Interventional Spine &Pain
The word "Doctor" in the English language comes from the Latin verb Docere, which literally means "to teach"? The Latin FIPP Certificate background is Docendo Discimus, “by teaching, we learn”
Dr Stretanski has been involved with and traveled to Honduras for Medical Support and Teaching Missions with Honduras Outreach International. HOI was responsible for setting up both the very existence of physical therapy in the country and the creation of PM & R Residency in the Country of Honduras. He treated everything from back pain, and machete injuries to acute gunshot wounds. Due to weather, Dr Mike ended-up in San Pedro Sula rather than the city of Tegucigalpa. He bribed Honduran airport officials and police to let him have his equipment and catch up with his team. Carrying 60 pounds of supplies and his EMG machine Dr Mike hitch-hiked and walked between the cities at night to meet up with his team of doctors, orthotists and therapists who had come out of Texas. An initial approach by a bunch of "gang-bangers" who were planning on mugging Dr Mike (or worse) turned into a helpful ride part way - right up to and turning him loose at the border of another gang's territory. Dr Mike slipped quietly through the dry Honduran night to a bus stop and then was picked up by a bunch of heroin addicts traveling the same way. They took his money and threw him out of the car when they realized he didn't have any drugs. In the end he made it to catch up with his team Upon returning to the US, Dr Mike was quoted by a reporter as saying "It's amazing how many questions a $20 bill will answer"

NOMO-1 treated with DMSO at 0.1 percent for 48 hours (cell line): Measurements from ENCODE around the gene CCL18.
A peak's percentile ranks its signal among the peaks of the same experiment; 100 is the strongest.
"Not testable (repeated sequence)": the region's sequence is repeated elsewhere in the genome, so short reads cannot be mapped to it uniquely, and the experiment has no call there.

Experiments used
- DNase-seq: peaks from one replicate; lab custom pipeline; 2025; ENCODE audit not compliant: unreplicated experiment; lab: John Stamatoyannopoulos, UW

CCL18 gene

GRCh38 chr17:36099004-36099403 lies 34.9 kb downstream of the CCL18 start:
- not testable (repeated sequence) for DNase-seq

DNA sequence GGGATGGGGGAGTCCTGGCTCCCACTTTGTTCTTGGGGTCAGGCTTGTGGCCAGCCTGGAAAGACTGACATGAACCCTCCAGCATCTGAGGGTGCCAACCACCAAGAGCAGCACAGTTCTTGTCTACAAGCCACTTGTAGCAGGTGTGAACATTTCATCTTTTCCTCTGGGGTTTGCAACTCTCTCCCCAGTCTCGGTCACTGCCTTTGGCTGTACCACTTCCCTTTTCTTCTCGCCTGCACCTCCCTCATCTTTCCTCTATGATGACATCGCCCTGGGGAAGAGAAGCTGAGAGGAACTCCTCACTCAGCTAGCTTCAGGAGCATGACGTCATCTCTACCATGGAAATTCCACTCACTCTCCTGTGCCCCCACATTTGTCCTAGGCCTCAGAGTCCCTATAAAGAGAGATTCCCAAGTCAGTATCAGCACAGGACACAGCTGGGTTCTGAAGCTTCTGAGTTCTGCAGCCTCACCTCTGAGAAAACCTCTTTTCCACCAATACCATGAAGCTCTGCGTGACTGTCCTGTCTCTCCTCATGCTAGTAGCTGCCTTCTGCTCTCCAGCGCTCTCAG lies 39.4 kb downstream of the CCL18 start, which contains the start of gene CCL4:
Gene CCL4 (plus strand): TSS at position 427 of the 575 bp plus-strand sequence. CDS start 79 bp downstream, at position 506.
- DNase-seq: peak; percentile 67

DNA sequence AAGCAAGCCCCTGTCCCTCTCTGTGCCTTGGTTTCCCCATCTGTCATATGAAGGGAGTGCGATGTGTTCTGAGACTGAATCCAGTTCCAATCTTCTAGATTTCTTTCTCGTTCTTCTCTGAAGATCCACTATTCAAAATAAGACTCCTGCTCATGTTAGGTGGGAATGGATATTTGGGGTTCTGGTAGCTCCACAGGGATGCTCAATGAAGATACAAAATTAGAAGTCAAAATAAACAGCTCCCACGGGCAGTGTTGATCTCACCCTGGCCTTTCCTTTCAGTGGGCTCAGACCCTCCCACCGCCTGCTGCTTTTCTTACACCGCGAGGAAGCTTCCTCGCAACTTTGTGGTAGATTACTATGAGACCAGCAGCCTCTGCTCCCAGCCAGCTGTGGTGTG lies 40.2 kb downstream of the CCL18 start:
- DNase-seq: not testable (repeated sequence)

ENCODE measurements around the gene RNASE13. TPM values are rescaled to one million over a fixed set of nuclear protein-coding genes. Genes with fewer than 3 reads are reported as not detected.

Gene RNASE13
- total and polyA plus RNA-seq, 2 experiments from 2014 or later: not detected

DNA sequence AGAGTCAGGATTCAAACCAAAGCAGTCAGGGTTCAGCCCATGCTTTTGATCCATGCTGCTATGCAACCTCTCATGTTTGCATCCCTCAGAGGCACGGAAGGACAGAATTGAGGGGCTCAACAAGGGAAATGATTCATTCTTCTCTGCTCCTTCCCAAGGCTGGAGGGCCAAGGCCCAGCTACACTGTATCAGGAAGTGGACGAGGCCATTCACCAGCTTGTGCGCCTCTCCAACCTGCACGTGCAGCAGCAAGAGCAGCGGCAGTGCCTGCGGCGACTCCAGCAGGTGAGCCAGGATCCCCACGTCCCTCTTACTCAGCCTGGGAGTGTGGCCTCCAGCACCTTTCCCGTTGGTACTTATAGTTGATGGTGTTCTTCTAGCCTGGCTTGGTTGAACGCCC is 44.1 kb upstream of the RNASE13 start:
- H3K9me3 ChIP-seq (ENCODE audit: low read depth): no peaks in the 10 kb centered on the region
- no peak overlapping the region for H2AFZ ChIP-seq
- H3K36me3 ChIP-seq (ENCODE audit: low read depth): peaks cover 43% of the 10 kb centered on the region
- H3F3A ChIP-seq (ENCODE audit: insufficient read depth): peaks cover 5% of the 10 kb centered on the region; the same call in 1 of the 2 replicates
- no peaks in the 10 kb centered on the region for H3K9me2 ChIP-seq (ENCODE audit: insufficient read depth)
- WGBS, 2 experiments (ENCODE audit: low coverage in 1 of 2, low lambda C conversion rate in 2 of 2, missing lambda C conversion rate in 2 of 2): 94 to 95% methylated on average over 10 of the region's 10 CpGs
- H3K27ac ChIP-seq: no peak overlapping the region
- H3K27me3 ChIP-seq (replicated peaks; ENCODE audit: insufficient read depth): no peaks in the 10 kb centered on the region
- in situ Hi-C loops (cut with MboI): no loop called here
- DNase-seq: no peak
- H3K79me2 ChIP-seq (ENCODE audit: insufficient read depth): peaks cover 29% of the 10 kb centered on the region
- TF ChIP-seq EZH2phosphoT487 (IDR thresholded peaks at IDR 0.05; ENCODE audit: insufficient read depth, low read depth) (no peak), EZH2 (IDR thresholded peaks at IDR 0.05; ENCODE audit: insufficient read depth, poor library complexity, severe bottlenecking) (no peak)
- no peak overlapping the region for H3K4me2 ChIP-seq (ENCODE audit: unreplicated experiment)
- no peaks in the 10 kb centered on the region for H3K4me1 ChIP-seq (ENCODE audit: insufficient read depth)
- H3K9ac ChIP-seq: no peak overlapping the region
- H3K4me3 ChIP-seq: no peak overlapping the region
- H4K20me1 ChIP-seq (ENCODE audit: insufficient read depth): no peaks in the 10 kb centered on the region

In his 3rd year of medical school, Mike was out for a run near the Philadelphia Art Museum. He put the initial fire out and attended to the driver. His adopted brother working the NYSE exchange congratulated him on his 15 minutes of fame that he was "At least half as popular as any stock broker who had ever been indicted."
The Driver survived and made Thanksgiving Dinner.
The dog that lives with Dr Mike will curl up under the piano and prefers Noctournes. (Night Song) "Into each life some piano lessons must fall"
Article: Intracerebroventricular morphine for refractory cancer pain: transitioning to the home setting.Michael D Adolph, Michael F Stretanski, John M McGregor, Bonnie L Rawn, Patrick M Ross, Costantino Benedetti[show abstract]The American journal of hospice & palliative care 08/2010; 27(5):326-32.Article: Neuromodulation of neuropathic pain syndrome induced by elapidae (cobra) envenomation.Michael F Stretanski[show abstract]Neuromodulation 01/2009; 12(1):44-8. · 1.19 Impact FactorArticle: Unintentional vascular uptake in fluoroscopically guided, contrast-confirmed spinal injections: a 1-yr clinical experience and discussion of findings.Michael F Stretanski, Bohdan Chopko[show abstract]American Journal of Physical Medicine & Rehabilitation 02/2005; 84(1):30-5. · 1.73 Impact FactorArticle: Unintentional Vascular Uptake in Fluoroscopically Guided, Contrast-Confirmed Spinal Injections: A 1Yr Clinical Experience and Discussion of FindingsMichael F. Stretanski, Bohdan ChopkoAmerican Journal of Physical Medicine & Rehabilitation - AMER J PHYS MED REHABIL. 01/2005; 84(1):30-35.Article: H-reflex latency and nerve root tension sign correlation in fluoroscopically guided, contrast-confirmed, translaminar lumbar epidural steroid-bupivacaine injections.Michael F Stretanski[show abstract]Archives of Physical Medicine and Rehabilitation 10/2004; 85(9):1479-82. · 2.36 Impact FactorArticle: Classical ballet: the full-contact sport.Michael F StretanskiAmerican Journal of Physical Medicine & Rehabilitation 06/2002; 81(5):392-3. · 1.73 Impact FactorArticle: Medical and rehabilitation issues in classical ballet.Michael F Stretanski, G J Weber[show abstract]American Journal of Physical Medicine & Rehabilitation 06/2002; 81(5):383-91. · 1.73 Impact FactorSourceArticle: Osteopathic philosophy and emergent treatment in acute respiratory failure.M F Stretanski, G Kaiser[show abstract]The Journal of the American Osteopathic Association 09/2001; 101(8):447-9.